In recent statistics published by the Houses of Parliament, voter apathy amongst 18-24-year-olds is a significant problem with only 51.8% turning out to the 2010 election, even more concerning yet is turnout in previous elections dropping to as low as 38.2% in 2005. Compare these percentages to the national average of 65%, and it seems this is symptomatic of a dissatisfied and disillusioned generation. Campus politics might not reflect this, with various voter registration drives and thriving student political groups, but it still may leave you wondering if there is an alternative to the style of politics that seem to just mimic scenes of Punch and Judy in almost every political debate. I personally am tired of smear campaigns, the policies that don’t seem to sufficiently deal with actual problems facing our country, and the political debates that are too centred on media narratives of things like immigration and ‘benefit scroungers’. That is why on 7th May, I will be spoiling my ballot paper, to show that
I am disillusioned with a system that does not represent my views and to show that I am still engaging with it.
Australia is seen to be the country with a solution for voter apathy as voting is compulsory, and I think that this could be one solution to the problem faced by the UK. But what is really interesting with Australia is their decision to include the option to vote for ‘none of the above’; the electorate can decide if they really dislike the options on offer, they can make that known. However we lack this option on ballot papers in the UK, with our alternative being to spoil your ballot paper. By doing this, you’re still participating in the democratic process and making your voice heard, it gets registered that you spoilt your ballot paper and you still turned out for the election. The problem when young people do not turn out for elections at all, is that policies simply don’t get made in their favour. Those within the 65+ age range had a turnout of nearly 75%, and unsurprisingly policies are created to appease them the most. For example, the best interest rates are being made available to ‘pensioner’ bonds which are exclusively for the 65+. By improving the voter turnout for younger demographics we may see a change to policies, so as to offer substantially better policies targeted at this age range. The beauty of spoiling your ballot paper being that you still do not have to select a party to represent you in the process of this, possibly causing policy makers to consider why they no longer have as great a mandate as they may have done otherwise.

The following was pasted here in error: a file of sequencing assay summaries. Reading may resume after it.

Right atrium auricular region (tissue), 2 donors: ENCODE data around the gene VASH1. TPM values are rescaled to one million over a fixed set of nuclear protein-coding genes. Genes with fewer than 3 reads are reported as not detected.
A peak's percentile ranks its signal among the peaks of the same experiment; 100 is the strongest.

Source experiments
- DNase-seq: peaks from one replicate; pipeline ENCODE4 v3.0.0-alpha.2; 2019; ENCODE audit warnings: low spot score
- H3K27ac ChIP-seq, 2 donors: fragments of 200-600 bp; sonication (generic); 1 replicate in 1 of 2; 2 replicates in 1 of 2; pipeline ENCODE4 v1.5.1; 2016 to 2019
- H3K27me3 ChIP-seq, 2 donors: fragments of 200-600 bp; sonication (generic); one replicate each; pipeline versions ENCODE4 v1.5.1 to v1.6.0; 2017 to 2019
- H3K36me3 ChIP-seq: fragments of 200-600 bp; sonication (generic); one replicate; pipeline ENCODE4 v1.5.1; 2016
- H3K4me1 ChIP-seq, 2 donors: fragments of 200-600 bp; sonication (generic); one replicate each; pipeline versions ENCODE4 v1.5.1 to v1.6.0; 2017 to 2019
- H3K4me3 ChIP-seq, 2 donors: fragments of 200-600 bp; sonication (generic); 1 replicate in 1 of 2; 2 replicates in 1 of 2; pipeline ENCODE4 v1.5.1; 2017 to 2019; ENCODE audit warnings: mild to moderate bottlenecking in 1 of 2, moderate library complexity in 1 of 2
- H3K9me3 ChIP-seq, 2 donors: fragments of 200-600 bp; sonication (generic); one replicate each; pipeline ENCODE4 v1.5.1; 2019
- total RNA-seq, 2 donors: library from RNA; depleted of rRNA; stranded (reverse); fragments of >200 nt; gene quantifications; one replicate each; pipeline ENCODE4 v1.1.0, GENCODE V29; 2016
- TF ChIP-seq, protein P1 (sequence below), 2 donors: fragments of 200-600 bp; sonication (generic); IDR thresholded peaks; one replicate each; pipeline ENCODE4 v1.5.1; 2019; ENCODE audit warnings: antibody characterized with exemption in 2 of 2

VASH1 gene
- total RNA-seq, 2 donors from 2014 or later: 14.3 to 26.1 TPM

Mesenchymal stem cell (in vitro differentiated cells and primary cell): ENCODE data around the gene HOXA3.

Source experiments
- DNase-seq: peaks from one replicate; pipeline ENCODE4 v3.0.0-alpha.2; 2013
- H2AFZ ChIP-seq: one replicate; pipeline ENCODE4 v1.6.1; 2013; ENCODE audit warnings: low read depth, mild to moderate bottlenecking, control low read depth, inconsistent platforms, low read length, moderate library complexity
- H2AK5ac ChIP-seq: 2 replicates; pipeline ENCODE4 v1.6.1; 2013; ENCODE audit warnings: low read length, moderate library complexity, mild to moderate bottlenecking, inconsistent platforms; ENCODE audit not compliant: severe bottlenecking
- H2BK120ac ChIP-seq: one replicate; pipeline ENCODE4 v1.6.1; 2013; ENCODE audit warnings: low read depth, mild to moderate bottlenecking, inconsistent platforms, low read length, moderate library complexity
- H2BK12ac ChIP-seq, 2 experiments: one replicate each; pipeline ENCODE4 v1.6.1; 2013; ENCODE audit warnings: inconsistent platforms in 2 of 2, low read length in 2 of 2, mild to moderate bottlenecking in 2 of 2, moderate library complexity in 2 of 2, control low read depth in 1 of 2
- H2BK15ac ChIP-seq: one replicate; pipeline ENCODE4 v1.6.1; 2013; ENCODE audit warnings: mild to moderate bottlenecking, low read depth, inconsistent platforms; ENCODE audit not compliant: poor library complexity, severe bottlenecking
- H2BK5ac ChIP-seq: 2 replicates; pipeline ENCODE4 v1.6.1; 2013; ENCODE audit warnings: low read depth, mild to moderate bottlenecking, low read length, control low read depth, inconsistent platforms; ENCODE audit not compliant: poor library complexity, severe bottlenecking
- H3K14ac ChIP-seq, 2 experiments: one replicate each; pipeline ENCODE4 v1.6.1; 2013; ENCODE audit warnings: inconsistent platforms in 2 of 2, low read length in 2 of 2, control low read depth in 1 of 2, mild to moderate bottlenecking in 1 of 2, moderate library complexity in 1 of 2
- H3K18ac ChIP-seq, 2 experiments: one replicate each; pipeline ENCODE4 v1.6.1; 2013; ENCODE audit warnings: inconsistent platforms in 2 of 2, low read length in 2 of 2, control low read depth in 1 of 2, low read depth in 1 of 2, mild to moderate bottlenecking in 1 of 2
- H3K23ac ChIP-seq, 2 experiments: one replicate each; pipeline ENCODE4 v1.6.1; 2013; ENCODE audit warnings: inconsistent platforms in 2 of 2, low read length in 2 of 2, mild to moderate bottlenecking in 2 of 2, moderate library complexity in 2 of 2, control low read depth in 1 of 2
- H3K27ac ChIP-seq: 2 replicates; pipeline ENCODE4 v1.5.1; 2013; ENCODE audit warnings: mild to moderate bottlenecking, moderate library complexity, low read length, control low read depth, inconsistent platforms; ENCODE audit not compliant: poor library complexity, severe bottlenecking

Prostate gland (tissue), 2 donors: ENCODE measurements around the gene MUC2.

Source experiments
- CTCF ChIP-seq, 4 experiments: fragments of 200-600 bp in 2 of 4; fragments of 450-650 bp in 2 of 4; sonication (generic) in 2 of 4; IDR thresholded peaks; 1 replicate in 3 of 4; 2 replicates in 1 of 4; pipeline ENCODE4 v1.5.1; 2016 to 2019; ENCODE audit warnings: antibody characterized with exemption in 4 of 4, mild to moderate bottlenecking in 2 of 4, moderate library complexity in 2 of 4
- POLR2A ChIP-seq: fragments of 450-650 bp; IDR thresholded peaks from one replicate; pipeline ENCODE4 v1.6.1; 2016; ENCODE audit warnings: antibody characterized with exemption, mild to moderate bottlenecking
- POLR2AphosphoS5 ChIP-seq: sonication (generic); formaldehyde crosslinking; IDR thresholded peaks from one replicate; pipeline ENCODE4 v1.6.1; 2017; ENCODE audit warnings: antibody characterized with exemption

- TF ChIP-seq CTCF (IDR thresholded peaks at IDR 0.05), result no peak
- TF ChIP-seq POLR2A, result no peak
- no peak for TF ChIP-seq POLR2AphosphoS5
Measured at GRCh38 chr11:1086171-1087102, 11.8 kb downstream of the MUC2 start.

One main criticism I get confronted with, is that by not voting I may be letting the worst politician win. Whilst I do bear that in mind, I also remember the substantial flaws within our voting system as well. Did you know that Simon Wright, the MP for Norwich South only received 29.4% of the vote in the last election? Put simply, this means that over 70% of the constituency did not even choose the person representing their constituency today. It must be noted that this is one of the worst examples from that election, yet it still highlights a real problem that just hasn’t been dealt with sufficiently by parliament. It’s because of this that I don’t feel guilty for wasting my vote.
I was raised by an anarchistic father who would regularly tell me not to trust those in power, to always question their ideas, and to not necessarily support Westminster. At first I really doubted his opinion. I tried engaging with a few political parties who held similar values to mine. I avidly listened, and still listen, to debates between various party leaders, or read some of their manifestos, like a good citizen. But when it came to meeting enough party politicians and listening to speeches that had essentially the same message but were just worded slightly differently, I no longer felt that I was represented by a system that was supposed to represent me. Choosing to spoil your ballot paper is just as valid a choice as choosing a political party, and I am happy with the choice I will be making at this general election.